The Death-Bite

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Written by Ella Pegrum

“Ahhhhhhhhhh!” I scream.

“Ma-m-mam-MAMA! HELP ME!!!”  Two doctors are holding me down, a third is trying desperately to jab a three inch needle into my arm. “MAMA! No, stop… PLEASE!!! MAMA-aahhhh…” The needle sinks its single, greedy fang into my arm, and the corners of my vision blur. “P-pp-pl-please…” 

Fog shrouds my vision. I slip through the doors of consciousness and into the uncharted land below.

My mind is replaying the same moment over and over again, and no matter how many times I see the same scene, the terror is always fresh.

The jungle is fresh from the monsoon. The overflowing creeks wind through the trees like the snakes that search the ground for prey. I know that Mama is in front of me, despite the fact I’m looking down like a cow in the rain. I can see the footprints she’s leaving in the mud, and even though she’s only four paces in front of me, if I was any farther away I’d surely get lost.

Behind me is Tiger-Eye, and behind her is the kilometres of forest we’ve covered today.

Tiger-Eye’s parents were swept away in the monsoon, as well as the rest of the village. But she is strong. She won’t get emotional until it doesn’t put the escape plan in jeopardy. That’s why I like her.

Finally, after hours of trudging through the thick mud, we emerge into the grey expanse of what used to be Lilly Beach. Relief floods me when I see Mama’s old shack is still standing. We run over, scattering clumps of mud with our tired footfalls.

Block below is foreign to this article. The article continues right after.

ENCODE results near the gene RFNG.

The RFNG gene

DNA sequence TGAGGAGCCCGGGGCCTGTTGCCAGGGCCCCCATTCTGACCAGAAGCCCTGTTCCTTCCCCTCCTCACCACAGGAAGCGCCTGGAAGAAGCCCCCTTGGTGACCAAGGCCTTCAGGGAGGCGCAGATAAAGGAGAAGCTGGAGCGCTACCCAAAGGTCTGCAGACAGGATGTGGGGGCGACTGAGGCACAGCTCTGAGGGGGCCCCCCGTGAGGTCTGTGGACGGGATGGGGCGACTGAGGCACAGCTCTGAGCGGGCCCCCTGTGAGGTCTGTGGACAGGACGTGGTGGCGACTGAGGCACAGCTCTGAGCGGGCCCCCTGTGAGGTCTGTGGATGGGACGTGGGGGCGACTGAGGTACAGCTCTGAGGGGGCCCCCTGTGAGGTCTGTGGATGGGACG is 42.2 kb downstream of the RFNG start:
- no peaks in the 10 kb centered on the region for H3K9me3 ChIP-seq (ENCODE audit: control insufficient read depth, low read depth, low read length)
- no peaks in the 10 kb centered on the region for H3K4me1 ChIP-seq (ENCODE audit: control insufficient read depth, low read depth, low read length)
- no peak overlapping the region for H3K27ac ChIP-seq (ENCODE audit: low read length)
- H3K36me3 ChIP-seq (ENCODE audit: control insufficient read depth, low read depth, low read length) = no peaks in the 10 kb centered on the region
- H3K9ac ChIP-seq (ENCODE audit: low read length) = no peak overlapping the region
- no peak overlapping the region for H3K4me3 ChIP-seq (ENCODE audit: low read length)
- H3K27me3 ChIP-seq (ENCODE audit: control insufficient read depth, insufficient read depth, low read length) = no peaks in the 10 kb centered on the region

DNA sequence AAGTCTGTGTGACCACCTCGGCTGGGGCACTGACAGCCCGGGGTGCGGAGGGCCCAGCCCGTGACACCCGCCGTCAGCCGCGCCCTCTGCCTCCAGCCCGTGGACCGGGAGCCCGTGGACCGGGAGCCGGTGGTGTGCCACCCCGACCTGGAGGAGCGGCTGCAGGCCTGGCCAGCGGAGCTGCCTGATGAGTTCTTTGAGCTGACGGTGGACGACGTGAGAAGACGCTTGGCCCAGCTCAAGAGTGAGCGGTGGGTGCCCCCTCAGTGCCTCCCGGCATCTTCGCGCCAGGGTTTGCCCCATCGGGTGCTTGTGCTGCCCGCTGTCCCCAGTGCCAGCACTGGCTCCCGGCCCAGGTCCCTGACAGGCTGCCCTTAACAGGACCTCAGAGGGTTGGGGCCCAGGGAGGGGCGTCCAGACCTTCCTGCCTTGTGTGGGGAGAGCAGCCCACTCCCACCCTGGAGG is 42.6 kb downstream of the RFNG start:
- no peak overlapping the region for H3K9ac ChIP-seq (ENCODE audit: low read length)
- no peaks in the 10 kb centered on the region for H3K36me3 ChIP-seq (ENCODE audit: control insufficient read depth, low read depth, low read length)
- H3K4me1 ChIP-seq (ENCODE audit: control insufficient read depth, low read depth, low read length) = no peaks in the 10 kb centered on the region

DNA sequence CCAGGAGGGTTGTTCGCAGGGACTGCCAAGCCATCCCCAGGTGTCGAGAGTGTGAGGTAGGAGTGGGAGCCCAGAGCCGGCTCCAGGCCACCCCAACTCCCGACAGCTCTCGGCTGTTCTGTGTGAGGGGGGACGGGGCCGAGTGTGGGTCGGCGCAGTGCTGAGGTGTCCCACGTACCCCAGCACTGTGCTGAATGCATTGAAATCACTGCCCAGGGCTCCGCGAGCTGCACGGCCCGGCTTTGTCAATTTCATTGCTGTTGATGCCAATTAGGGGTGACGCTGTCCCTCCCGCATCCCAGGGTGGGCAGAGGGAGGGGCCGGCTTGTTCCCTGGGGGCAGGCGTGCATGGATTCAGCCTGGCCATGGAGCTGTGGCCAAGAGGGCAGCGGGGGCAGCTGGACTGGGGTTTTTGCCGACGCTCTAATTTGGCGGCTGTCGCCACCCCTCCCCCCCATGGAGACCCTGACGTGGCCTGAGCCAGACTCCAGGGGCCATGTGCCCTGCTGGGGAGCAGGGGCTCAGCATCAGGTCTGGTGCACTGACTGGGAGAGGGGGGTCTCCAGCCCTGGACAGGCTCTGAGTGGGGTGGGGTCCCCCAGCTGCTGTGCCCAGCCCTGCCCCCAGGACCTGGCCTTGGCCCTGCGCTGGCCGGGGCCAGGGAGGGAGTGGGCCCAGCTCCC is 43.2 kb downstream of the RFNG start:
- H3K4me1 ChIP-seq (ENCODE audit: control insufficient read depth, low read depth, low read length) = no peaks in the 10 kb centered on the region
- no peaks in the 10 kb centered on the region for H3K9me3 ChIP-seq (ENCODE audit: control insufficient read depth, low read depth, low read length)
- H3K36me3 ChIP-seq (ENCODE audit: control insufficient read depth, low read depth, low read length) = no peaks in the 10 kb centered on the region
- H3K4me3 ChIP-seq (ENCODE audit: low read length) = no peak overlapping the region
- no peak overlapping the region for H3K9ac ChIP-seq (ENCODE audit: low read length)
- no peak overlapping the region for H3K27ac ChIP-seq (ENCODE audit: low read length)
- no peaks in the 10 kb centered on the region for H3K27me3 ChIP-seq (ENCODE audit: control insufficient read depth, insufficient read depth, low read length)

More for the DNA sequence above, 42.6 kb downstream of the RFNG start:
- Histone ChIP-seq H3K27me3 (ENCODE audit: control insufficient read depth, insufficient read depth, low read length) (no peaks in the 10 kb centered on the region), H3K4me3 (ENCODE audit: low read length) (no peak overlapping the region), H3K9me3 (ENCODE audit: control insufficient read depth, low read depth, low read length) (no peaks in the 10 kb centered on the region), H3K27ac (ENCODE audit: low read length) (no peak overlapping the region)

When we get inside, Mama takes charge.

“Both of you take out all the bamboo and line it up on the beach. And take the rope, so when you’re finished you can lash the raft together. Now!” 

We scramble to work. After we’re done taking out all the bamboo and lining it up, we speedily tie the poles together.

I go to tell Mama that we’re done when she hurries out of the shack carrying another sturdy bamboo rod and a white sheet of fabric.

“Now go get all the food out of the cupboard and pack it into the canvas bag on the floor.” She commands. We do as we are told, and when we come back out there’s a completed raft waiting for us. Mama has somehow attached the mast and sail to the deck and she’s yelling at us again.

“QUICK! We have to leave!” 

We reach the boat. Then I remember.

“Wait!” I shout, sprinting into the shack one last time. After an aeon of searching I find what I’m looking for. It’s a tiny photo of Papa, mouth smiling, eyes a-twinkle.

I race back two the raft, wading through the shallow water and jumping onto our raft just in time as the wind fills the sail and we drift out to sea.


I wake up to crying.

“What’s the matter?” I ask.

“Look.” Tiger-Eye says.

A scream erupts out of my mouth. I’ve been bitten.

We were fleeing from the mosquito storm. We were fleeing from malaria. The Death-Bite. It happens every time a monsoon comes. It makes me sick to think of anyone still trapped on the island, suffering… dying.

I feebly tell the nurse monitoring me, “I want to see Tiger-Eye.”

He ducks, shuffling out of the room, and then the next second Tiger-Eye appears. She flings her arms around my neck and we embrace.

“I love you.” she says fiercely. “I’ll always love you.”

Arranged marriage or not, I nod.

“I love you too.”

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